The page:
"My aspirations are to ennoble Photography", she wrote to Herschel, "and to secure for it the character and uses of High Art by combining the real and ideal and sacrificing nothing of truth by all possible devotion to poetry and beauty."

The exhibition and catalogue, "Julia Margaret Cameron, 19th Century Photographer of Genius" will deftly puncture forever the populist myth of the amateur enthusiast fumbling away in the glass house and coal shed. In its place is resurrected the spectre of a women driven to push photography to its limits and ensure a status that has only recently been fulfilled.

Julia Margaret Cameron: 19th Century Photographer of Genius, National Portrait Gallery until May 26. Admission pound;6pound;4 concessionsOpening times: Monday-Wednesday, Saturday-Sunday: 10am-6pm. Late Opening Thursday-Friday: 10am-9pmTel (recorded information): 020 7312 2463 Roger Hargreaves is photography education officer at the National Portrait Gallery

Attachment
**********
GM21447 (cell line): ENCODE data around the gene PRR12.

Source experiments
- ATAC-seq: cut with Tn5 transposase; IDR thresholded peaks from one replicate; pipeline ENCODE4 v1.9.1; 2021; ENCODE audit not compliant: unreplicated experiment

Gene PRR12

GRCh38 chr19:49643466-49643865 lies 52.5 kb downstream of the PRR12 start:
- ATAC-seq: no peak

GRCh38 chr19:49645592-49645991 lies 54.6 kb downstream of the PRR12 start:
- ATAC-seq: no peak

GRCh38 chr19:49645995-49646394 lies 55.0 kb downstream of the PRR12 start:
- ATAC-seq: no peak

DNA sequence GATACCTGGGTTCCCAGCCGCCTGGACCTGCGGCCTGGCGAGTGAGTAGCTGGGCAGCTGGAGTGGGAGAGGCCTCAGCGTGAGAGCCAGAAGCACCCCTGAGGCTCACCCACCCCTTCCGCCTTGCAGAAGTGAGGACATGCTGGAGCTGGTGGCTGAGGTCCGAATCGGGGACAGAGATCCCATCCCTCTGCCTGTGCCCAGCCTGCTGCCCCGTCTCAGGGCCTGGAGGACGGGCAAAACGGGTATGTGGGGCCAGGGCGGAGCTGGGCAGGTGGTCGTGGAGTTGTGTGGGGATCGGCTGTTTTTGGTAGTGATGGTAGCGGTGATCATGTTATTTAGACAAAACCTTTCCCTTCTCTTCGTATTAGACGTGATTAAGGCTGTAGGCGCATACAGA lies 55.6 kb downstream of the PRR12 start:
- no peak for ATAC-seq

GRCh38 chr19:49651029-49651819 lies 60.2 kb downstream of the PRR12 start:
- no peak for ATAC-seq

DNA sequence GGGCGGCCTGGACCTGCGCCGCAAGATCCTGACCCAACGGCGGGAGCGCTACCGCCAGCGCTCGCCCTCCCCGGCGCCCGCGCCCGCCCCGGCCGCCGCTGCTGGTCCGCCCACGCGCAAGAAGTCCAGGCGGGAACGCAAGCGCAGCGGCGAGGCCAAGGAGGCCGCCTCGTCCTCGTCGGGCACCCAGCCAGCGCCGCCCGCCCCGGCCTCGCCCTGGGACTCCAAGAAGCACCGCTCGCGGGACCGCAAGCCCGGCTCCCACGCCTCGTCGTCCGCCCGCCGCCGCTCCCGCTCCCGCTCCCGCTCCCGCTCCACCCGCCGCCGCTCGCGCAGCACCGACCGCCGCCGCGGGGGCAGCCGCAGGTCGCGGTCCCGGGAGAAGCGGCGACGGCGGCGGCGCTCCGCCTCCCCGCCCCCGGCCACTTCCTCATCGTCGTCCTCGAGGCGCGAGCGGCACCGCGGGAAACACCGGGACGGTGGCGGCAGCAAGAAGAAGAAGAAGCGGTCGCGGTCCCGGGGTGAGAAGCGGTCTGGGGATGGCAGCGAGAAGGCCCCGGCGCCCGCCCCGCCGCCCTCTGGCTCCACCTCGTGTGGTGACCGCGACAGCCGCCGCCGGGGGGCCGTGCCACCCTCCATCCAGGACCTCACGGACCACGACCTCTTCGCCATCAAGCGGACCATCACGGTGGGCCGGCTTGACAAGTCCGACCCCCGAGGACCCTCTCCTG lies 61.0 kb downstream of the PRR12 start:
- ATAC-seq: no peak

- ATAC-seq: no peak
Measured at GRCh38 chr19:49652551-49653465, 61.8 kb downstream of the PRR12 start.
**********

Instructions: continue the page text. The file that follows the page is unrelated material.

Julia Margaret Cameron 1815-1879

Julia Margaret Cameron was born in Calcutta in 1815. After being educated in Europe, she returned to the Cape of Good Hope in 1836. In 1838, she married Charles Hay Cameron and, on his retirement in 1848, they moved to London where she became part of Kensington's artistic community including poet Alfred Lord Tennyson. The gift of a camera in 1863 sparked her enthusiasm and, within a year, she had begun to present her friends with albums of her work and was elected a member of the Photographic Society in London. In 1875, at the peak of her fame, the Camerons departed for Ceylon for good.

Lesson ideas

Key stage 1

Explore identity through portraits. Make a list of feelings and emotions and ask pupils to act them out. Record them on a digital camera and view on the computer.